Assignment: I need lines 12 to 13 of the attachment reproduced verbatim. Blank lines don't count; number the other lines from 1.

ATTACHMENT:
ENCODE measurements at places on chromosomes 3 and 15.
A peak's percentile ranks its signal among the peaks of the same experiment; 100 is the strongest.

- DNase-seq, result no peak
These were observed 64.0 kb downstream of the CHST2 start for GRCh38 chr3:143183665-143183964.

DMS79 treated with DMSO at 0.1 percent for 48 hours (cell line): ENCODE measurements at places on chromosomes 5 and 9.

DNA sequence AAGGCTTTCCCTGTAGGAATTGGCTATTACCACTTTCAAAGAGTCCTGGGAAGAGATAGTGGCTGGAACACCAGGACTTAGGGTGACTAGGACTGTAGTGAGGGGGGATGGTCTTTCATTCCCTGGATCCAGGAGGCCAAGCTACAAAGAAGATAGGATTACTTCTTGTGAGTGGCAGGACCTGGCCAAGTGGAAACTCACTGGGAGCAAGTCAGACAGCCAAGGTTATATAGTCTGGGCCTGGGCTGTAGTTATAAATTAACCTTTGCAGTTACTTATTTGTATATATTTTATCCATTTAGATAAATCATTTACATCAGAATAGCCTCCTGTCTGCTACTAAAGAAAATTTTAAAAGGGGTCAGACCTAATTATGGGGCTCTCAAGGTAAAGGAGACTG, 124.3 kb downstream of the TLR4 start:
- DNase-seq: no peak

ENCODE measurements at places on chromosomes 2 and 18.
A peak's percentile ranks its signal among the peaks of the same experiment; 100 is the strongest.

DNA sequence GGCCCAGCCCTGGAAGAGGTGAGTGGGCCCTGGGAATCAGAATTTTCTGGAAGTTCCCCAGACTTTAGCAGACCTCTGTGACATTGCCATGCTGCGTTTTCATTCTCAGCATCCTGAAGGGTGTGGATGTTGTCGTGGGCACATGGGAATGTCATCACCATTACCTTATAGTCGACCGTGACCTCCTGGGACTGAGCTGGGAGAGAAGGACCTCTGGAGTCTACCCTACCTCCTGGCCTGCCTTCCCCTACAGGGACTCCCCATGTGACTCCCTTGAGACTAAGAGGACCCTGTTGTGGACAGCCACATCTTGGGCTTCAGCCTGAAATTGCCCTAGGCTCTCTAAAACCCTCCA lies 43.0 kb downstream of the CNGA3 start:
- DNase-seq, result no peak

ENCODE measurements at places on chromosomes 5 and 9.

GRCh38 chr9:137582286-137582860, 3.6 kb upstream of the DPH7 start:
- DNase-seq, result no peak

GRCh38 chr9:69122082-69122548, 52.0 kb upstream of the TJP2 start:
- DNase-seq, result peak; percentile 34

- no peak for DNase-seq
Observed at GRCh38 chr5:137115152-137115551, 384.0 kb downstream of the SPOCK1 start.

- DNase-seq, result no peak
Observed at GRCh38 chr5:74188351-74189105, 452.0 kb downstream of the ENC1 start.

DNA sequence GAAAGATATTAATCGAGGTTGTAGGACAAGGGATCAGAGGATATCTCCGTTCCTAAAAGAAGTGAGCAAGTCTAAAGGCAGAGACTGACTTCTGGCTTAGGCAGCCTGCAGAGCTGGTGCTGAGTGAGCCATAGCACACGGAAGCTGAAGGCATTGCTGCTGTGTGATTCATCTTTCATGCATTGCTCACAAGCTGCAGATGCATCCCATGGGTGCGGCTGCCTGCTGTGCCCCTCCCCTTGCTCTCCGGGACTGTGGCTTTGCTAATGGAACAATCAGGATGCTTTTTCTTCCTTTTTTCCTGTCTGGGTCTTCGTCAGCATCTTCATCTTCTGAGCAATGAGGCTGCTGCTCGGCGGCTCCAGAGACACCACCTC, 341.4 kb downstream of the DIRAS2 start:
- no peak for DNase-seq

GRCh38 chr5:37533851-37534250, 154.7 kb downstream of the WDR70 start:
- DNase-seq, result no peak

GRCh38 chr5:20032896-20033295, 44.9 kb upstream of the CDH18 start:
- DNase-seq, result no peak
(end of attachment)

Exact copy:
ENCODE measurements at places on chromosomes 5 and 9.

GRCh38 chr9:137582286-137582860, 3.6 kb upstream of the DPH7 start: